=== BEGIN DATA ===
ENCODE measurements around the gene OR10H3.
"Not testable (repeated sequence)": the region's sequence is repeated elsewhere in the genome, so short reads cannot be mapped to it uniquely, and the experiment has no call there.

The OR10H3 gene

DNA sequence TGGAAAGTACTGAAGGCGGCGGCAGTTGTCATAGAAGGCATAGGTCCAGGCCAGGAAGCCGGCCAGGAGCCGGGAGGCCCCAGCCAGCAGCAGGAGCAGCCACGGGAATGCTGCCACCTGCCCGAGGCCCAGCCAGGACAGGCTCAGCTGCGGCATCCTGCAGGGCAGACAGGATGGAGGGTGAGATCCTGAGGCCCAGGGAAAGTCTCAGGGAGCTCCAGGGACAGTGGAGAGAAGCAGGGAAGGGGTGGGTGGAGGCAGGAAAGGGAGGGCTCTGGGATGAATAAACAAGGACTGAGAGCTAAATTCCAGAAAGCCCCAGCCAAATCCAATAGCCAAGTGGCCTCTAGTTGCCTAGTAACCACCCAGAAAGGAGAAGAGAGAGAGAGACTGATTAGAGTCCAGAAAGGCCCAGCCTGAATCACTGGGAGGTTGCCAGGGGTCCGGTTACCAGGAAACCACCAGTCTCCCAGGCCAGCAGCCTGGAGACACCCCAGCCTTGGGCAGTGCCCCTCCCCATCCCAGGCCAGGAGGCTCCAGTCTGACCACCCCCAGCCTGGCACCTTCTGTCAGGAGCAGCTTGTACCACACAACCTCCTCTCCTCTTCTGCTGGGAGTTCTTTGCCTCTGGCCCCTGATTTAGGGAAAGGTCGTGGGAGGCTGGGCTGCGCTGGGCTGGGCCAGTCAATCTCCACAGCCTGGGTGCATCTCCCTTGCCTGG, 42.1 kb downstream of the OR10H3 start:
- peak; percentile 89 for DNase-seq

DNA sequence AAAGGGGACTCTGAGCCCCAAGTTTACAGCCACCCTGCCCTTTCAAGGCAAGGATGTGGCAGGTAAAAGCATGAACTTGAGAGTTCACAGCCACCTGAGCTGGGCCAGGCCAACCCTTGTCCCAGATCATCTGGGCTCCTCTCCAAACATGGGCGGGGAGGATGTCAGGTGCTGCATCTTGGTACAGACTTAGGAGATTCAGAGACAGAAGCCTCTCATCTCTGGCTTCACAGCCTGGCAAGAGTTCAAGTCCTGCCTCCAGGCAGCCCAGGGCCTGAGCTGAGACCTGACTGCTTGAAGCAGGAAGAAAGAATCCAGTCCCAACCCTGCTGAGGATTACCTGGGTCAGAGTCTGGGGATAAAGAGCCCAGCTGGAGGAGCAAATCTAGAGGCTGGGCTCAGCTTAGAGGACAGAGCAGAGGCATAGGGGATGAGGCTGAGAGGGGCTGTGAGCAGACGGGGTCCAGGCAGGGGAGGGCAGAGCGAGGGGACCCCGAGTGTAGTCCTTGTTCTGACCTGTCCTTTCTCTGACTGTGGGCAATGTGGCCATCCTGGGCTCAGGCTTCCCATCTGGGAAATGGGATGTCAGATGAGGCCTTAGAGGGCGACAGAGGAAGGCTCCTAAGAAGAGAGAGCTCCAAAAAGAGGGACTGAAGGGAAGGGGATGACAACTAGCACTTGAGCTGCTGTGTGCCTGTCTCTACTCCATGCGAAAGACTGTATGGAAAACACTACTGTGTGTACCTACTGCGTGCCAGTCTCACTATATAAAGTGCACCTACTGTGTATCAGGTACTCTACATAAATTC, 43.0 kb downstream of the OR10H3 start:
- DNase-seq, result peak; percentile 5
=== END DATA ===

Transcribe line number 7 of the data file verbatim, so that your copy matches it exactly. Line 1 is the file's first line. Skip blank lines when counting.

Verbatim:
- DNase-seq, result peak; percentile 5